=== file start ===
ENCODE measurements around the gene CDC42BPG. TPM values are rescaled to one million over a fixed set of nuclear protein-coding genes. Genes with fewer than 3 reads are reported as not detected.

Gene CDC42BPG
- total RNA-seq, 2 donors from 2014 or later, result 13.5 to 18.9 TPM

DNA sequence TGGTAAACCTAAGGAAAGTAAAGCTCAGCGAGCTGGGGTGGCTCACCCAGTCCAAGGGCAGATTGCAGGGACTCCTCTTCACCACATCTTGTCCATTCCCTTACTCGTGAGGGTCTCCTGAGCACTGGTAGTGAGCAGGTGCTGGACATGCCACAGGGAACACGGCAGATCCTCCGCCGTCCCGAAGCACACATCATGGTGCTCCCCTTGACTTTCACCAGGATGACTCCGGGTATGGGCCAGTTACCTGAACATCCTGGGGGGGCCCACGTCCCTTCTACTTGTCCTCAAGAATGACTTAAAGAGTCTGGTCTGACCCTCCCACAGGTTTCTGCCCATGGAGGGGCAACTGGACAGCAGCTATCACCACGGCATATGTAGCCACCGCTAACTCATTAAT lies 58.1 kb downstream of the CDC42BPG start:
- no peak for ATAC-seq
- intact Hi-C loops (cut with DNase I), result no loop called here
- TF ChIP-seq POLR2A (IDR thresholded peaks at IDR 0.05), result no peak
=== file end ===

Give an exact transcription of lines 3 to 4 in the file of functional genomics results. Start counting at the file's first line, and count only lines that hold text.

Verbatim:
- total RNA-seq, 2 donors from 2014 or later, result 13.5 to 18.9 TPM

DNA sequence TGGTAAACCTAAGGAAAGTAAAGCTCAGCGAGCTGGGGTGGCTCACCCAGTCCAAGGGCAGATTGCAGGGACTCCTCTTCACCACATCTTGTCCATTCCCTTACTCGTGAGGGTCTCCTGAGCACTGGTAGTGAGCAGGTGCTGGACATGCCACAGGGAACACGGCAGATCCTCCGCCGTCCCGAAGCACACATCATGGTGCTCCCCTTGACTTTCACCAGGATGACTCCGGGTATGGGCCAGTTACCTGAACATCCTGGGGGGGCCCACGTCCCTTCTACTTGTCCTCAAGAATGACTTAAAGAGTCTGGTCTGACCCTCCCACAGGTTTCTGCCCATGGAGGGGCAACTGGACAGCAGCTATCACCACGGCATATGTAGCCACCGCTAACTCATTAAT lies 58.1 kb downstream of the CDC42BPG start: